Dialogue with Muslim world must continue

April 19, 2005|By R. K. Ramazani

LET US HOPE that the successor to Pope John Paul II, the first pope in history to step inside a mosque, will continue his unprecedented policy of talking to the Muslim world.

Muslim leaders who expressed sympathy after his death did not do so simply because the pope opposed the invasion of Iraq or spoke out against the wall of separation in the Israeli-occupied territories. They did so because the pope believed firmly that Christianity should engage in a dialogue with Islam.

Western and Middle Eastern cultures have been in contact since ancient times. While the savage 9/11 attacks on America by a handful of Muslim extremists has colored our view of Islam in recent years, the intermingling of Western and Islamic civilizations has benefited Western civilization in many ways.

Muslim philosophy has helped shape Western philosophy. Muslim patterns of arches, courtyards, marbles and fountains have influenced Western architecture. And the English language has adopted as its own such Persian and Arabic trading terms as "bazaar" and "tariff" and Arabic seafaring terms such as "admiral" and "arsenal."

Indeed, the ancient Middle East interacted with Western civilization for thousands of years before the arrival of Islam in medieval times. In recognition of this, the parliament of the Council of Europe declared in 1995: "Our own civilization is a result of this intermingling."

A continuation of this millennial legacy of dialogue and interaction between Middle Eastern and Western civilizations by the Catholic Church will serve the United States' strategic interests in the Middle East. The issues are clear: We get 22 percent of our crude oil imports from the region, we are committed to the peaceful settlement of the Israeli-Palestinian conflict, and we are pursuing our fight against the remnants of the Taliban regime and al-Qaida terrorist network.

There is also our determination to create a federal, pluralistic and democratic Iraq as a model of democracy for the entire Middle East. Still, it has never been more important than now to combine military strength with diplomacy.

A robust dialogue with the Middle East also would serve U.S. national interests in the wider Muslim world.

First, we should abandon the mistaken assumption that the Muslim world constitutes a monolithic system. The 54 countries that are considered Muslim and that convene in the Organization of Islamic Conference are very different in size, resources, language, history, culture, society and political system.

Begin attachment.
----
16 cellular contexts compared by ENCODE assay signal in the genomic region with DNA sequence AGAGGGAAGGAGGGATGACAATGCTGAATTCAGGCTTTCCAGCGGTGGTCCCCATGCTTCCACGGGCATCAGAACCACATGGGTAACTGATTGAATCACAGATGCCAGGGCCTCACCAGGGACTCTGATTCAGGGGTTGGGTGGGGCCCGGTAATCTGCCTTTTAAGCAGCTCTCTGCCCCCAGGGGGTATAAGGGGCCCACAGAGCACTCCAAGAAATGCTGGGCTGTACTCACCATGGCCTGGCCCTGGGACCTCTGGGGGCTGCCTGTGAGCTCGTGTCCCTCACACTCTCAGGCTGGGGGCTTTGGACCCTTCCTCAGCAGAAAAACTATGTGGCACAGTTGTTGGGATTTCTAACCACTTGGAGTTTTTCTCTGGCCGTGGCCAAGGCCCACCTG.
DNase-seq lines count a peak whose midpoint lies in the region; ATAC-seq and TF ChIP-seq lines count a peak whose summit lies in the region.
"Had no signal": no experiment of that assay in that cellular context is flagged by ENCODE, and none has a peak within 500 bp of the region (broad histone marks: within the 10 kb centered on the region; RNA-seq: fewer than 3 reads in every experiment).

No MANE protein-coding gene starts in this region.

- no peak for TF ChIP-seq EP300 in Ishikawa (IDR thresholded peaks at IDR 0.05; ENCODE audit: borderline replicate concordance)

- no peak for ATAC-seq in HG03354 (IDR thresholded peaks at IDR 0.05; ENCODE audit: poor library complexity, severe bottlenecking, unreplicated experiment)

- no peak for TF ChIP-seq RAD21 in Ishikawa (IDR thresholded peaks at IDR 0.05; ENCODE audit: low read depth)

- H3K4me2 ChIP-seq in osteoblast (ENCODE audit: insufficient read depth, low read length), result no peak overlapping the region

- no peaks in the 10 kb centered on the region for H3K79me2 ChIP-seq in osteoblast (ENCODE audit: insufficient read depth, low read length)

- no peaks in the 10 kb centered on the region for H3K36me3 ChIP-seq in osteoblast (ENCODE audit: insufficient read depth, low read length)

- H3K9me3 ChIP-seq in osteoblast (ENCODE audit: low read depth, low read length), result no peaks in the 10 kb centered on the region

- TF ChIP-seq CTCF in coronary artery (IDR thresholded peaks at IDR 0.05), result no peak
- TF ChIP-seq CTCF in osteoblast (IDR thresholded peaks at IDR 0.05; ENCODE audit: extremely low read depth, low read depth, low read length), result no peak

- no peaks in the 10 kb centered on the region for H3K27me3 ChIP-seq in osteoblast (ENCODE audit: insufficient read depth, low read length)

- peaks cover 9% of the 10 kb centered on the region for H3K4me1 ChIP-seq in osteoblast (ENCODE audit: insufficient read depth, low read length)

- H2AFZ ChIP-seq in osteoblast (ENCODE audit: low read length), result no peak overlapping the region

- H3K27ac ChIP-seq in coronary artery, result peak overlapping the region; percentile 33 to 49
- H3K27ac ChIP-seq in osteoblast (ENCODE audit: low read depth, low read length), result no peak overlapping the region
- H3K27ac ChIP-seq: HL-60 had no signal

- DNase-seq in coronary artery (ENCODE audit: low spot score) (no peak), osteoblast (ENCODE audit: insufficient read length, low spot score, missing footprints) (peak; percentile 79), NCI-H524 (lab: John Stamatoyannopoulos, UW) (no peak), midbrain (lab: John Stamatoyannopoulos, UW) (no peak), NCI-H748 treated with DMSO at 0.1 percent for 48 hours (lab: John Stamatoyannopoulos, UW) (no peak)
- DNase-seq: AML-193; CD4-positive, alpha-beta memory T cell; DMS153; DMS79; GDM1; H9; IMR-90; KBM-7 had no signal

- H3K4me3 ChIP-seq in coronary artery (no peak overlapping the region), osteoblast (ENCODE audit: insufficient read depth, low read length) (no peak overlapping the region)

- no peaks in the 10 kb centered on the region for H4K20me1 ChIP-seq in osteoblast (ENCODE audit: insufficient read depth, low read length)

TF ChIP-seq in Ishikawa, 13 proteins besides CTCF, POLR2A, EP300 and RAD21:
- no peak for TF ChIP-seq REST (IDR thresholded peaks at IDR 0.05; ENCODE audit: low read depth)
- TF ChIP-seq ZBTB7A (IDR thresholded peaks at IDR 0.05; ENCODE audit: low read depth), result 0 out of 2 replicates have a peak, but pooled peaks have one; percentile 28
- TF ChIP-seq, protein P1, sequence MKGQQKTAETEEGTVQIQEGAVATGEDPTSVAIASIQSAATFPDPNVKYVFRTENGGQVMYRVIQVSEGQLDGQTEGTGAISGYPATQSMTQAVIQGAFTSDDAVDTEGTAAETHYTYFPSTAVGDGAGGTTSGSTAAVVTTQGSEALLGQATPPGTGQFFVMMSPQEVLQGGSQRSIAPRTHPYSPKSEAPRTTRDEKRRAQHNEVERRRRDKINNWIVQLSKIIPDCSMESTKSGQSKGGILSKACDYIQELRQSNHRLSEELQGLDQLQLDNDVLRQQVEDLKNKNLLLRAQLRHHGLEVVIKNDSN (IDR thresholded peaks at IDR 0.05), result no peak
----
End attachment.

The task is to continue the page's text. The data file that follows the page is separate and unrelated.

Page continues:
Second, Islamic law - sharia - long considered the hallmark of the Islamic character of a state, is by no means practiced universally throughout the Muslim world. Even in Saudi Arabia, the Middle East's most conservative state, where Islamic law forms the theoretical basis of its constitution, sharia is not fully observed in practice. In Nigeria, the largest Muslim country in Africa, Islamic law governs only one province. And in Indonesia, Bangladesh and Pakistan, the most populous states in Asia, Islamic law does not prevail at the national level.

Nor is there a monolithic Islamic view toward the West. Most of the 1.2 billion people of the Muslim world lack firm opinions about the West. Muslim extremists who commit acts of terror are in the great minority, and intellectuals are generally divided into conservative and liberal camps.

Diehard Muslim conservatives may perceive the West as the enemy of Islam, believe that Islam is the solution to all their problems and reject dialogue with the West. But many Muslim liberals tend to see compatibility between Islam and modernity and Islam and democracy. They entertain such ideas as the separation of religion and state, and generally welcome dialogue with the West.

We should hope for a successor to Pope John Paul who will continue to reach out to Muslims. This would further not only world peace but also U.S. interests. Above all, a policy of dialogue by the Vatican and Washington would give hope and encouragement to millions of democracy-minded young people who are demanding social and political reforms that challenge the age-old hold on power of traditionally minded, autocratic rulers throughout the Muslim world.

R. K. Ramazani, a Middle East specialist, is professor emeritus of politics at the University of Virginia.

Columnist Clarence Page will return Friday.

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